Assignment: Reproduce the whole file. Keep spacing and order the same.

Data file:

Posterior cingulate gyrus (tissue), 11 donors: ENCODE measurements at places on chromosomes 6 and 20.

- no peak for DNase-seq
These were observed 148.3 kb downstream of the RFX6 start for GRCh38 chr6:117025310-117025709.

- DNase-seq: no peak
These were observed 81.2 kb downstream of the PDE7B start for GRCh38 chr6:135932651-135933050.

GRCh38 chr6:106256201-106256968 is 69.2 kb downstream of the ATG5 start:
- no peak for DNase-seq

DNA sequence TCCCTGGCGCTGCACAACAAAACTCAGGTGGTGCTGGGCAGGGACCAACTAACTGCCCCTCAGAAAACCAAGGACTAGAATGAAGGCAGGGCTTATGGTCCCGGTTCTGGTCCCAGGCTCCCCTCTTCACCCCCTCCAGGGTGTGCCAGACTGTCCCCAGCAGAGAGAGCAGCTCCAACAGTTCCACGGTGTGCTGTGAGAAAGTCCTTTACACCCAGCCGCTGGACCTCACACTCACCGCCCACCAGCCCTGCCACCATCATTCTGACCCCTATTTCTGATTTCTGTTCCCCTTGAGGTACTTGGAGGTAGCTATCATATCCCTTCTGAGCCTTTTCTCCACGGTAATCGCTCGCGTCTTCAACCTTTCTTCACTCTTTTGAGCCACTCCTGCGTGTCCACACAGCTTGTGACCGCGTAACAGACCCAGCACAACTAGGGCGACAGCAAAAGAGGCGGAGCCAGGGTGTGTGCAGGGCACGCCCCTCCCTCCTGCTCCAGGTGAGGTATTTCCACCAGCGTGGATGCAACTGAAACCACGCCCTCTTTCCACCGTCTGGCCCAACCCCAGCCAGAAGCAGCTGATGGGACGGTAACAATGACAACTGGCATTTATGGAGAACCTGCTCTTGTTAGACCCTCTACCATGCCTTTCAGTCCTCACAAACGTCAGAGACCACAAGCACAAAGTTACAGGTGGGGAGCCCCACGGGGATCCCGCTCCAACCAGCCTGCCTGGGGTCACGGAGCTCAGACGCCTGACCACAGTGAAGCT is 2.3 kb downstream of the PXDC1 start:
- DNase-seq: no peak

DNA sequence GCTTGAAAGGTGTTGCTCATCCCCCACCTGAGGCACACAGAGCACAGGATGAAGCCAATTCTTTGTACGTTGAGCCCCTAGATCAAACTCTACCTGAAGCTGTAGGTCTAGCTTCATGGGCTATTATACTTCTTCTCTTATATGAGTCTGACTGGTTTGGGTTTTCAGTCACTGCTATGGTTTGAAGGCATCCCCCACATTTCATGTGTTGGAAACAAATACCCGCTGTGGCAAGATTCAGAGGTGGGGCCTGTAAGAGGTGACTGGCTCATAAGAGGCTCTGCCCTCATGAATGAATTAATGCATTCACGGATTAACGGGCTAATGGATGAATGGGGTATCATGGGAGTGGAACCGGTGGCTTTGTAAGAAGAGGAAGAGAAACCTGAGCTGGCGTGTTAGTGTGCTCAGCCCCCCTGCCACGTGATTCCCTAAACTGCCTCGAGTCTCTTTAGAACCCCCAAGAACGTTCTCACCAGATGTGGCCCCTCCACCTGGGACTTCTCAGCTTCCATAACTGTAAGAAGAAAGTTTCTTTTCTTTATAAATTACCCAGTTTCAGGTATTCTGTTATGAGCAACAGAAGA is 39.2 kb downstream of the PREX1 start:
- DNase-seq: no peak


Posterior cingulate gyrus (tissue), 11 donors: ENCODE measurements at places on chromosomes 6 and 20.

- no peak for DNase-seq
These were observed 148.3 kb downstream of the RFX6 start for GRCh38 chr6:117025310-117025709.

- DNase-seq: no peak
These were observed 81.2 kb downstream of the PDE7B start for GRCh38 chr6:135932651-135933050.

GRCh38 chr6:106256201-106256968 is 69.2 kb downstream of the ATG5 start:
- no peak for DNase-seq

DNA sequence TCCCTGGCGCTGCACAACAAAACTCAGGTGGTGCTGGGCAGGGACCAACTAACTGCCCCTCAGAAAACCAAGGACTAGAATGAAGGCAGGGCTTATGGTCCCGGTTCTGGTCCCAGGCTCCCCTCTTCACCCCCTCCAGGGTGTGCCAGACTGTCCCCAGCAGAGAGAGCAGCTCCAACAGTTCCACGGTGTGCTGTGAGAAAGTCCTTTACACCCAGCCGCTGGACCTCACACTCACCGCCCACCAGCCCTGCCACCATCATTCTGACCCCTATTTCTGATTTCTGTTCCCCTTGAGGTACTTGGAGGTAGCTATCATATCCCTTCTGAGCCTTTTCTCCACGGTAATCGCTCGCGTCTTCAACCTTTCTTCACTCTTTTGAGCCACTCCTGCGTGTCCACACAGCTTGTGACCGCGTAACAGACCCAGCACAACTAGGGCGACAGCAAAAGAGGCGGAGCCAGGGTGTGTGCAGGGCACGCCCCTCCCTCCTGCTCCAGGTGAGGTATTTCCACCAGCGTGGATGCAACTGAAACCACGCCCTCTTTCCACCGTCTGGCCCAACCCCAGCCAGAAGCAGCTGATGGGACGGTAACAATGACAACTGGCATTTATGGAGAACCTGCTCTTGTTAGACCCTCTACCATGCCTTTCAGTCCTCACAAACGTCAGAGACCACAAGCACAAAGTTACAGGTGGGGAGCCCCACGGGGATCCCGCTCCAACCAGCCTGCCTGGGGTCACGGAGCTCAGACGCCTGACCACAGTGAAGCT is 2.3 kb downstream of the PXDC1 start:
- DNase-seq: no peak

DNA sequence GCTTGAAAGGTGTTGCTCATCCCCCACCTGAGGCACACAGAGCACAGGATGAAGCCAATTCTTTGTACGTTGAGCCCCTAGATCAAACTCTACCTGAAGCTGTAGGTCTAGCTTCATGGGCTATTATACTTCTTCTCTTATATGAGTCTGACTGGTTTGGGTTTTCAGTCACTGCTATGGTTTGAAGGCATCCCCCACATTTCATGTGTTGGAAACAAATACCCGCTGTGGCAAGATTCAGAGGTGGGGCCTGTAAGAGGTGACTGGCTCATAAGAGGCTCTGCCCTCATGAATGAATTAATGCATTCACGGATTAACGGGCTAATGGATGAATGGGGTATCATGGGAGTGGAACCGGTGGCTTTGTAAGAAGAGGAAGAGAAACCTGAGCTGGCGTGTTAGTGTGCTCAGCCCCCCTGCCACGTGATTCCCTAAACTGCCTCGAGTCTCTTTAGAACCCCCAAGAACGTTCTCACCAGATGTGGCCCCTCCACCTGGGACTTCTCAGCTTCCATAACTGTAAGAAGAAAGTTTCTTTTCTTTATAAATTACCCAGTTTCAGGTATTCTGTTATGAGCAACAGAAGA is 39.2 kb downstream of the PREX1 start:
- DNase-seq: no peak